5 Days of Death; Day 3

When you are sorrowful look again in your heart, and you shall see that in truth you are weeping for that which has been your delight.  ~ Kahlil Gibran

We mourn that which is irretrievably lost. As a person passes, our own insecurities, infirmities and sadness are projected during public ceremonies for mourning. How much sense does this really make? Isn’t the dead person beyond caring considering they have lost their frame of reference for earthly feelings and sentiments.

Sages advise us to live in the moment. But by doing so, should we acknowledge that each passing moment ‘dies’ as it dwindles and fades into the past. Should our mind be firmly fixed on the essence of existence in the here and now? The passage of time does not cause the sadness that the passing of a person does. Perhaps because the death of someone close is driven by something eternal; love.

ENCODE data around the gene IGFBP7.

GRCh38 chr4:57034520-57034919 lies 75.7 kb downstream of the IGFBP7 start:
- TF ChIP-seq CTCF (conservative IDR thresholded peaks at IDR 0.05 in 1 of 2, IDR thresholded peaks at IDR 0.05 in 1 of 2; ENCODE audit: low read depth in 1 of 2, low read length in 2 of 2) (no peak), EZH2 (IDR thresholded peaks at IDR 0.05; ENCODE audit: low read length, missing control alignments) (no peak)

Grieving is a lonely process and for me at least, mourning the loss of my Gung Fu teacher in 2004, involved a period of isolation. Perhaps by designing a life where I punch and kick a heavy bag, skip and sprint without interference is the baggage I carry forward; a desire to train alone. Maybe, contemplating my sifu’s death, moves me to action. How apt, considering the transmission of Hei Ban Wing Chun Kuen when I was his disciple, involved so much punching and kicking. Maybe the solitary workouts these days speak to how irreplaceable he is.

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